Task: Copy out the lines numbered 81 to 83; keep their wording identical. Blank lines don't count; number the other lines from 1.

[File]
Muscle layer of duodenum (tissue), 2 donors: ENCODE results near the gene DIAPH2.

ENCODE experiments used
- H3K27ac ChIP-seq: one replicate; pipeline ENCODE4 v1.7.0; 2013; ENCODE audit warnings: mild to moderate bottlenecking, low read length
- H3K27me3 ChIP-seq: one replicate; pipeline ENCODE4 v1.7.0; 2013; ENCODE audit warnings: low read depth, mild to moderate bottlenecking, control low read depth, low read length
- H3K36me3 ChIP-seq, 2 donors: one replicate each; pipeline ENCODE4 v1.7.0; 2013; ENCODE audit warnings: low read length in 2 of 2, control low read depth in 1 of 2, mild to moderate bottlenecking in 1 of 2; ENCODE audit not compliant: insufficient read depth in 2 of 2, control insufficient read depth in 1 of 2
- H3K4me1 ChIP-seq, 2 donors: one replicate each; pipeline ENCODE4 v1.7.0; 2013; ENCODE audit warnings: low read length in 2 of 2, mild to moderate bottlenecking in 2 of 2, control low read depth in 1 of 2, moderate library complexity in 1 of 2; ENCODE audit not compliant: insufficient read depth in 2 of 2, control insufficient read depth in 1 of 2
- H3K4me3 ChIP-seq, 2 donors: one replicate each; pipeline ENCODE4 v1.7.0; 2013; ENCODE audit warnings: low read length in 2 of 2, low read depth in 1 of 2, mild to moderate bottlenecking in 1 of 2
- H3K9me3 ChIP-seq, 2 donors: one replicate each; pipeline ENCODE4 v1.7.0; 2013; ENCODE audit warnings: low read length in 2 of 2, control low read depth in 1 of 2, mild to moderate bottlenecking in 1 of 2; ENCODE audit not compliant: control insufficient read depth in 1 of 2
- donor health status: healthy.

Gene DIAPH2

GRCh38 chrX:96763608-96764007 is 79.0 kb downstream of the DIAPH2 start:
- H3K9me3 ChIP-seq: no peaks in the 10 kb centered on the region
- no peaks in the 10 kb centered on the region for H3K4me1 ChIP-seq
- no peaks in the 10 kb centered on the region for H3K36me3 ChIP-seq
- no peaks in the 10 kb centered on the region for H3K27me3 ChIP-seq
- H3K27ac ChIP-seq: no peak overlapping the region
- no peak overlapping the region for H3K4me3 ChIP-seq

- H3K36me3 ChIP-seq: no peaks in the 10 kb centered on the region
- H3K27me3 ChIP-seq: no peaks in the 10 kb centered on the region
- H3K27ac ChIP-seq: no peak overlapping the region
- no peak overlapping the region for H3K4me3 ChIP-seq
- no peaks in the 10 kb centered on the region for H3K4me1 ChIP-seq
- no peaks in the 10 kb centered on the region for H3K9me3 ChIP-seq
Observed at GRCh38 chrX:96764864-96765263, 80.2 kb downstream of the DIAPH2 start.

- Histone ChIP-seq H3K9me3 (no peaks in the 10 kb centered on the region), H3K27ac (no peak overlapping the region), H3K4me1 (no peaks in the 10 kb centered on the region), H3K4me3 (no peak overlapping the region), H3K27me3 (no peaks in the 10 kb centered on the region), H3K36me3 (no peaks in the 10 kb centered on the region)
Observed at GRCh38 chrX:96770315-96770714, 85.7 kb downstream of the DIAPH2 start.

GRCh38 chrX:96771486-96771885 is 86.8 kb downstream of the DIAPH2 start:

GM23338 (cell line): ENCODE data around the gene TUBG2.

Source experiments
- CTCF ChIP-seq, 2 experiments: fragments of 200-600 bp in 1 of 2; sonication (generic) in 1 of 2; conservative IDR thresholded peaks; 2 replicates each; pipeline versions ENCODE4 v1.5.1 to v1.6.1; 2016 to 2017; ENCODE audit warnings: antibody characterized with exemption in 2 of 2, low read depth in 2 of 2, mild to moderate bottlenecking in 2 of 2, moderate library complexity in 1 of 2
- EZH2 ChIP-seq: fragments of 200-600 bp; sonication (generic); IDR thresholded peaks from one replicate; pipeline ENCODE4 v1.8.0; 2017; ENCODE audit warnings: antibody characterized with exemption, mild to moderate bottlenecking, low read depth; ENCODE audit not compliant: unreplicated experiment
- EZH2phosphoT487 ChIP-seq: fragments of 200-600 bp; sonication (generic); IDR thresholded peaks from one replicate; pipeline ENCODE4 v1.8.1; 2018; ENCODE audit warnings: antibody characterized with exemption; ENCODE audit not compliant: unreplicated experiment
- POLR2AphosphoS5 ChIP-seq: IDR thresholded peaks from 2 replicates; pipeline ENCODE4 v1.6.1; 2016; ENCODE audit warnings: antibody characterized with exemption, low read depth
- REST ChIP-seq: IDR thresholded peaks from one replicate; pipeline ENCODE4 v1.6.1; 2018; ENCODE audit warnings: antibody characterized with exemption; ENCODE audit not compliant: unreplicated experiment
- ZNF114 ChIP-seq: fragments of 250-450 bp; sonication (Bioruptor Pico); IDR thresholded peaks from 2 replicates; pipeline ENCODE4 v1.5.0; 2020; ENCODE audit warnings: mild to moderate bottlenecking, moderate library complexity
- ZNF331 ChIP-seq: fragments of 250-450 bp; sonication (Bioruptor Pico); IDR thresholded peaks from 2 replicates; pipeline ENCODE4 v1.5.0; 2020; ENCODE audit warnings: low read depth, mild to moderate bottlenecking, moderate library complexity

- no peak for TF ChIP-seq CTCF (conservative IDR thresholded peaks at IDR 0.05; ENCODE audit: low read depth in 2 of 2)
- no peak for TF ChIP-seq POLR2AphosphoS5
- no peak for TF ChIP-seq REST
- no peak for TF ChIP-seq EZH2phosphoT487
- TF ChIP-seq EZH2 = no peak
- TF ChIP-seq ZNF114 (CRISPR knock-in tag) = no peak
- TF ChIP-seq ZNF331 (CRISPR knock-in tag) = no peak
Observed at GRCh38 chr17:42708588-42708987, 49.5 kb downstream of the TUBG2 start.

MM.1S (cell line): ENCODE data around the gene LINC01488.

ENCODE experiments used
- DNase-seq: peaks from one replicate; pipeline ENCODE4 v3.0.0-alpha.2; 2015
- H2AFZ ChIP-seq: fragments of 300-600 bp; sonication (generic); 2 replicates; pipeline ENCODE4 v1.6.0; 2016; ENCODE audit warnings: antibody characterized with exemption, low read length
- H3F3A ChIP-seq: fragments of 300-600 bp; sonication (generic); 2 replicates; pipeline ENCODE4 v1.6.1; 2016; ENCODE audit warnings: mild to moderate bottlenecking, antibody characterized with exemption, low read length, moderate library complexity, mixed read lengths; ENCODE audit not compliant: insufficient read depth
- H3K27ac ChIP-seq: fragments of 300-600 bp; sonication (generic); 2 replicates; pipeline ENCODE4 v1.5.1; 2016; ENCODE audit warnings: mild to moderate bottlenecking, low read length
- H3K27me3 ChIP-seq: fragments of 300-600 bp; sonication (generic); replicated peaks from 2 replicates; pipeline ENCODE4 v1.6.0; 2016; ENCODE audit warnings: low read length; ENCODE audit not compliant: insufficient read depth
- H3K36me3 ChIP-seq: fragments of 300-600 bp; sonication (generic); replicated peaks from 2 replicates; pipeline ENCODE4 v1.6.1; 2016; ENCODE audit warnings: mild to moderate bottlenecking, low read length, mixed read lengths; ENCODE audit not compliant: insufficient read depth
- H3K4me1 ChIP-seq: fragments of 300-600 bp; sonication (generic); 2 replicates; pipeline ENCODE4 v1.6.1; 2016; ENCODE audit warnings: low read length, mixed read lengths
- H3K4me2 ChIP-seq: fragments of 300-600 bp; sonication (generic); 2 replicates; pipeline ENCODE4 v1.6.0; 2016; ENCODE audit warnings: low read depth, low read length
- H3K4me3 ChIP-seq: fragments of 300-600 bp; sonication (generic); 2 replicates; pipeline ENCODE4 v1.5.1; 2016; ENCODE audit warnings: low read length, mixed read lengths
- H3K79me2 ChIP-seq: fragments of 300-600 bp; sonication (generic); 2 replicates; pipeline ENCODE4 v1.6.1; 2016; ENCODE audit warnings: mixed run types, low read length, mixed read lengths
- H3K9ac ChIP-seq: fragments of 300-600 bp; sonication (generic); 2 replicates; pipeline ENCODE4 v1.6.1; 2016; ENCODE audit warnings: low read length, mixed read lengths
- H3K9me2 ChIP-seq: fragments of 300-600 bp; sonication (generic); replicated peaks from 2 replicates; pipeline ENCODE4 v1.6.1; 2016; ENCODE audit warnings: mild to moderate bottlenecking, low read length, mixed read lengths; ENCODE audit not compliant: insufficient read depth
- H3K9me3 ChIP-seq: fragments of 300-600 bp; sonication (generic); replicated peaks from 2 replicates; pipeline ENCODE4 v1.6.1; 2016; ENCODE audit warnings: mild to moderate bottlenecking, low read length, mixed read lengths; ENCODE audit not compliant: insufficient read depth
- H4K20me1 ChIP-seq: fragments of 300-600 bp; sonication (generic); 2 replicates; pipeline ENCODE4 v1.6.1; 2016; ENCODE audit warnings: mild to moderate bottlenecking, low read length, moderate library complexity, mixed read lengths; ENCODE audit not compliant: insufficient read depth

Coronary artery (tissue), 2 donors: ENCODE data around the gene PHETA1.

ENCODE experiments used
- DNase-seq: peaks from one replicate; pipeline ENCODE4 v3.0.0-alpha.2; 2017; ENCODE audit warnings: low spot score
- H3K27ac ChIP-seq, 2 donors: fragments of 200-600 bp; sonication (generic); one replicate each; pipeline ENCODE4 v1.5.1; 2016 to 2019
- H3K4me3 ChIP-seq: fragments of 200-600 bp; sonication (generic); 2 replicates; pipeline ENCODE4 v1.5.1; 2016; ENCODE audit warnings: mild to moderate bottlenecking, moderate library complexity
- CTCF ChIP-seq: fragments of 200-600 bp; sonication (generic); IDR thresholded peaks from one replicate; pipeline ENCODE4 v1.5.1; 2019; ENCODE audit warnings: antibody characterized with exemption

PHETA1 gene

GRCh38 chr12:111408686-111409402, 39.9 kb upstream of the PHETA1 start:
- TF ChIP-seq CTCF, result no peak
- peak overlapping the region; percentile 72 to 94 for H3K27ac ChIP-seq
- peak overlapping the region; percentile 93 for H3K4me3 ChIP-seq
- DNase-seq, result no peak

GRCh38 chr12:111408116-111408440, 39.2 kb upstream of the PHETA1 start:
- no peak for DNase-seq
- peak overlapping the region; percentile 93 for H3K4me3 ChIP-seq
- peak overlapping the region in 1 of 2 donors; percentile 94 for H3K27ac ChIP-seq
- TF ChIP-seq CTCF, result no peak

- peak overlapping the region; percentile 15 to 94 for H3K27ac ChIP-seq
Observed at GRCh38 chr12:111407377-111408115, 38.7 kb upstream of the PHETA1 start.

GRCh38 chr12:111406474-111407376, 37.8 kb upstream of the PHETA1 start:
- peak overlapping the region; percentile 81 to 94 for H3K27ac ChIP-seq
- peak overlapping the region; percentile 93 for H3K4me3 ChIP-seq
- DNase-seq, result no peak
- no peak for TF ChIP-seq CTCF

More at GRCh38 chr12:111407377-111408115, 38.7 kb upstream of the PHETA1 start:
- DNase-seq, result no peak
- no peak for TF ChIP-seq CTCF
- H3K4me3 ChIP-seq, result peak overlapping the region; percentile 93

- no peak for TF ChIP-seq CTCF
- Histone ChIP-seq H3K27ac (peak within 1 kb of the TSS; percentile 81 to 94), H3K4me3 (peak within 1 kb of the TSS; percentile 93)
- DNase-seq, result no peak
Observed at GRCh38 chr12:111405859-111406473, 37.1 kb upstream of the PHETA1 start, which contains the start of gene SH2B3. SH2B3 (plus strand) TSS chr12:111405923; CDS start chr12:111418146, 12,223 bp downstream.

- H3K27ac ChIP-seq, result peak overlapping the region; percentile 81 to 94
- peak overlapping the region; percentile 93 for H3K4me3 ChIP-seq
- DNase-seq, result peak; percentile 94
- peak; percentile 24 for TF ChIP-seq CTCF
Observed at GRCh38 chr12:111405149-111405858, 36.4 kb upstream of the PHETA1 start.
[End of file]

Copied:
- peak overlapping the region; percentile 81 to 94 for H3K27ac ChIP-seq
- peak overlapping the region; percentile 93 for H3K4me3 ChIP-seq
- DNase-seq, result no peak